Canadian Gets 26 Years for Role in Iraq Suicide Attack

Wednesday, 19 June, 2019 - 11:15
Asharq Al-Awsat

A federal judge on Tuesday sentenced an Iraqi-Canadian man to 26 years in US prison for supporting a group of militants who committed a 2009 suicide truck bombing that killed five American soldiers in Iraq.

US District Judge Roslynn Mauskopf said Faruq Khalil Muhammad 'Isa played a "comparatively limited role" in the conspiracy from Canada — one that did not include planning the actual attack.

'Isa's actions warranted a significant prison term, the judge added, but one less severe than the life sentence called for under the federal sentencing guidelines. She noted the government faced logistical hurdles, such as locating witnesses abroad, and the risk of acquittal should 'Isa have chosen to stand trial on terrorism charges.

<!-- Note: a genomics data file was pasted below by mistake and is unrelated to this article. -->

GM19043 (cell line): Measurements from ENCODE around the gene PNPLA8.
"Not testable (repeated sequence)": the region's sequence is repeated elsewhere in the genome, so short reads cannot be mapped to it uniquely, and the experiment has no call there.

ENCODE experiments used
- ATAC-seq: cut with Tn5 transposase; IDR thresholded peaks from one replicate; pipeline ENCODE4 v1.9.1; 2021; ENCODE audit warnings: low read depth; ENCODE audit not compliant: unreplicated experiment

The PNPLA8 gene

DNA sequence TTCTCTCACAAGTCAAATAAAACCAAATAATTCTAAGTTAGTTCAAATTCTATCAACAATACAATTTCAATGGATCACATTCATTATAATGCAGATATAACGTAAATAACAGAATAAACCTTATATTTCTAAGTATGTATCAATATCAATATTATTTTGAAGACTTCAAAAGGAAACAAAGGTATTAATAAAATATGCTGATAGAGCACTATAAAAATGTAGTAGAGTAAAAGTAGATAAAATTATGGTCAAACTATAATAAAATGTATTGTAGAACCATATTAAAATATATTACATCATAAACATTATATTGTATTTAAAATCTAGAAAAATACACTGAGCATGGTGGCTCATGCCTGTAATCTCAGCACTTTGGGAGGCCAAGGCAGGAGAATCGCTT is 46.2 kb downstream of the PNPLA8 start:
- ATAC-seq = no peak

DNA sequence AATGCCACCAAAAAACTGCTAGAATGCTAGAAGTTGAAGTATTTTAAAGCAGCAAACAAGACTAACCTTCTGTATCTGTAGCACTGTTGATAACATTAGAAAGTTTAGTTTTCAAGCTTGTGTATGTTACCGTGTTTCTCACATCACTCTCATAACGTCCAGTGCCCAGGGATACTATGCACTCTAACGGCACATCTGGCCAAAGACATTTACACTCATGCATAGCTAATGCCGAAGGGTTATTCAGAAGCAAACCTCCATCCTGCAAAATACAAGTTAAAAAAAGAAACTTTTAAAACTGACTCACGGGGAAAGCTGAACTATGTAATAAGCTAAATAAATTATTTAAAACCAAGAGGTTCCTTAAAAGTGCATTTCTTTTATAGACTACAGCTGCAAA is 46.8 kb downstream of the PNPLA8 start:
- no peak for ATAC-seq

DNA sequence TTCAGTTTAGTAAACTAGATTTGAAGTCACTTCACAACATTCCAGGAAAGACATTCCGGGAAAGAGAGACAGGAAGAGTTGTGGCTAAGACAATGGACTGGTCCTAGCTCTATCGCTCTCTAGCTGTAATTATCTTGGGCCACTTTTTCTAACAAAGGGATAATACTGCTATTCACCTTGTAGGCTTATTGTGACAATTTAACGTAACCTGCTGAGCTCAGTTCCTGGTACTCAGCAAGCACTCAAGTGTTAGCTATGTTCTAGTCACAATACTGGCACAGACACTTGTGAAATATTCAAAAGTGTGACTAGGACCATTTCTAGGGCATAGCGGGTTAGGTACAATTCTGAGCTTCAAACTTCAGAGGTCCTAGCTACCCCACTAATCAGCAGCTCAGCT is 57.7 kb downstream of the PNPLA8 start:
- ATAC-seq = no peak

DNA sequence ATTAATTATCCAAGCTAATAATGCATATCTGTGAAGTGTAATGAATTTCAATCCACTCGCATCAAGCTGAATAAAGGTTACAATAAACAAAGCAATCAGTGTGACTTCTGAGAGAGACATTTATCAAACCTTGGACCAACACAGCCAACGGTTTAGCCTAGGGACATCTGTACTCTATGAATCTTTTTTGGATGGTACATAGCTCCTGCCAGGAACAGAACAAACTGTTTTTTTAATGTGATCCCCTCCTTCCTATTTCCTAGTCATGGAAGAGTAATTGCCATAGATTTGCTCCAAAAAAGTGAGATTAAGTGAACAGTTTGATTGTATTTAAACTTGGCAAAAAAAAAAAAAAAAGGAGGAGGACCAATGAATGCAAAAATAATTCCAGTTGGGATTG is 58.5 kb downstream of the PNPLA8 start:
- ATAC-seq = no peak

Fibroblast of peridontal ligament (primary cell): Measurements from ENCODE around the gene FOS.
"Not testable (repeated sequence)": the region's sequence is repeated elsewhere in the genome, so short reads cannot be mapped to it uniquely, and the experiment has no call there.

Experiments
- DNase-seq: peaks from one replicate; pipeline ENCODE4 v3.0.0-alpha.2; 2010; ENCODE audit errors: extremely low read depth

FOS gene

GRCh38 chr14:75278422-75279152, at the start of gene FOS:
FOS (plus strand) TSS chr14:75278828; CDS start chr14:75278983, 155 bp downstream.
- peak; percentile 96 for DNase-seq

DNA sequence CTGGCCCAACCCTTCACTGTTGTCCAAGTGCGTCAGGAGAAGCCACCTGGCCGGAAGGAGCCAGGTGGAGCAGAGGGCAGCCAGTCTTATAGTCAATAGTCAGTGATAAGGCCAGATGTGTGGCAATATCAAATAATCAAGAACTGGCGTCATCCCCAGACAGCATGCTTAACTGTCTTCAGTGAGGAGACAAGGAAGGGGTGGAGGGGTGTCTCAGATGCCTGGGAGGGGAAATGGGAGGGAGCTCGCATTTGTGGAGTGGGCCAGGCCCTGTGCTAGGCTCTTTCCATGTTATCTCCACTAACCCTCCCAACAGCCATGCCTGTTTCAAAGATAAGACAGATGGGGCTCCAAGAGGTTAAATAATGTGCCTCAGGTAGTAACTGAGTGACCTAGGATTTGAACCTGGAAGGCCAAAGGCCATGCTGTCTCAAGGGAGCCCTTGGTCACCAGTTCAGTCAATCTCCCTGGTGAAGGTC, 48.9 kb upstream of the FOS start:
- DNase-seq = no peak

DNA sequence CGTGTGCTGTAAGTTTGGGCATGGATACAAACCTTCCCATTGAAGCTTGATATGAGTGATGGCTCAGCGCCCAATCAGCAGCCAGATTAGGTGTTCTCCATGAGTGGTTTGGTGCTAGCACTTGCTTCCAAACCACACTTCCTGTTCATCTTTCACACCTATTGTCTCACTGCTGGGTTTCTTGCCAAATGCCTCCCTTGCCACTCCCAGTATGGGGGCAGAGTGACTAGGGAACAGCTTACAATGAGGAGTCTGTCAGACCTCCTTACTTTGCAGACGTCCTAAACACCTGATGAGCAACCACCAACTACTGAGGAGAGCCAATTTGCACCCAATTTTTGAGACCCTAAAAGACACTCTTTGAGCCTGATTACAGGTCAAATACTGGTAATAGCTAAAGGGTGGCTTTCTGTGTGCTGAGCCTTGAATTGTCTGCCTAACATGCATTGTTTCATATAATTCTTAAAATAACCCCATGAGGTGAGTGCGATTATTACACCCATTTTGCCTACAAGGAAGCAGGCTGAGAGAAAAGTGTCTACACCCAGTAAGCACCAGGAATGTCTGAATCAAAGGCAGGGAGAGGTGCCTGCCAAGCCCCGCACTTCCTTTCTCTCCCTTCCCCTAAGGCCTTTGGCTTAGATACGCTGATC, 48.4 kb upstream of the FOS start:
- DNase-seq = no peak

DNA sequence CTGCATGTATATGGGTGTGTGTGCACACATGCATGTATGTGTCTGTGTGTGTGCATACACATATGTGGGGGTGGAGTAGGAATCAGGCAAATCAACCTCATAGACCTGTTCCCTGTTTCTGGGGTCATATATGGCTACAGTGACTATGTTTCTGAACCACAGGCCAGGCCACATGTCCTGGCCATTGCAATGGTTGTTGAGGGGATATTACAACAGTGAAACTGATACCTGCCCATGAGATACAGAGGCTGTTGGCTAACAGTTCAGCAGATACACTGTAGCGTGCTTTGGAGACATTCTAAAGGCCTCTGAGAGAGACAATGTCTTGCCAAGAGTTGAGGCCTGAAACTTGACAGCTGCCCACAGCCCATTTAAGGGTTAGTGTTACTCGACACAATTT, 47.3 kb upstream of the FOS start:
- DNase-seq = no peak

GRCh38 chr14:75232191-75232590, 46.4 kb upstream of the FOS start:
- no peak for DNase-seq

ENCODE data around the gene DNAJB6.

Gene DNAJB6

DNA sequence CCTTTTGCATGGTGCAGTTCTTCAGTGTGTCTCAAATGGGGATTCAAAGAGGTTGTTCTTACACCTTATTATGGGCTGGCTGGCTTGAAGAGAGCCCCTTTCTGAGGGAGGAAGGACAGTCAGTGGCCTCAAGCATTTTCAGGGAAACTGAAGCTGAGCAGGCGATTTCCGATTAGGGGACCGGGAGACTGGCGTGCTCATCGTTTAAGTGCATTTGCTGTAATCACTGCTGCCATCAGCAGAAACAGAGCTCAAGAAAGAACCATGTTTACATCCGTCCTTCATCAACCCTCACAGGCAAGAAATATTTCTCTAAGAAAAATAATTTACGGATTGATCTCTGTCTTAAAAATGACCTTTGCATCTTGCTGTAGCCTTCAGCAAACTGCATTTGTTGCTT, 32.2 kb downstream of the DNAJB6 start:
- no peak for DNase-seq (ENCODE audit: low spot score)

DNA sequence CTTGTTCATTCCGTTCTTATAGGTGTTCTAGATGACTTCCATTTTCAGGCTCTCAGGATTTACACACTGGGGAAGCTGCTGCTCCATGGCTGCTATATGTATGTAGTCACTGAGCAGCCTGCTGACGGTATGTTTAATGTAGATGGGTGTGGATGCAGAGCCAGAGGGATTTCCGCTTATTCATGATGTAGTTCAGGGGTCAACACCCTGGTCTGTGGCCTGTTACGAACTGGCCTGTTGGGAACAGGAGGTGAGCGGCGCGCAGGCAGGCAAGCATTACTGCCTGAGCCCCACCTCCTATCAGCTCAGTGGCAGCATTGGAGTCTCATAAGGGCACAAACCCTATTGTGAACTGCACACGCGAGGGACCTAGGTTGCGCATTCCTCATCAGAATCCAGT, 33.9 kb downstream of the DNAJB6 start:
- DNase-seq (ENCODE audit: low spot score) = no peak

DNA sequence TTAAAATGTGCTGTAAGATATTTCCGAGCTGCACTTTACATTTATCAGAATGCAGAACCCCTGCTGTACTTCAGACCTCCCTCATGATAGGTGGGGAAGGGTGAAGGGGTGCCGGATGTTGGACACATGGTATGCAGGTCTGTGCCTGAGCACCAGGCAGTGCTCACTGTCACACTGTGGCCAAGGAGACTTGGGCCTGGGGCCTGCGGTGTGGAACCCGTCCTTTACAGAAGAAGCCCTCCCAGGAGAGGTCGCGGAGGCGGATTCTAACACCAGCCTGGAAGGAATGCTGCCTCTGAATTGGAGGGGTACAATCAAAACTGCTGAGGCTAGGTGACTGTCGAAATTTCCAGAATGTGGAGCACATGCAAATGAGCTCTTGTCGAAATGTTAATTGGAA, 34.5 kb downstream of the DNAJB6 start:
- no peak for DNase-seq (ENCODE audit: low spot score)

"There's no excuse for even trying to kill American soldiers," the judge said, adding the sentence "sends a message" to anyone contemplating similar conduct.

'Isa will be deported to Canada following his release and placed on federal probation for the rest of his life.

'Isa was arrested in Edmonton, Alberta, in 2011 on a US warrant after an investigation by authorities in New York, Canada and Tunisia.

Federal prosecutors cited wiretap evidence and an interview of 'Isa in linking him to the Tunisian terror network that used a suicide bomber to detonate an explosives-laden truck outside the US Forward Operating Base Marez in Mosul.

As the truck proceeded past an Iraqi police checkpoint, it detonated next to an American military convoy, leaving a crater that prosecutors said was 18 meters deep.

'Isa admitted corresponding by email with two of the militants while they were in Syria and "facilitators" who were trying to get the attackers into Iraq, according to court filings. Authorities said he also wired one of them $700 and provided "words of encouragement" to his co-conspirators.

Read More ...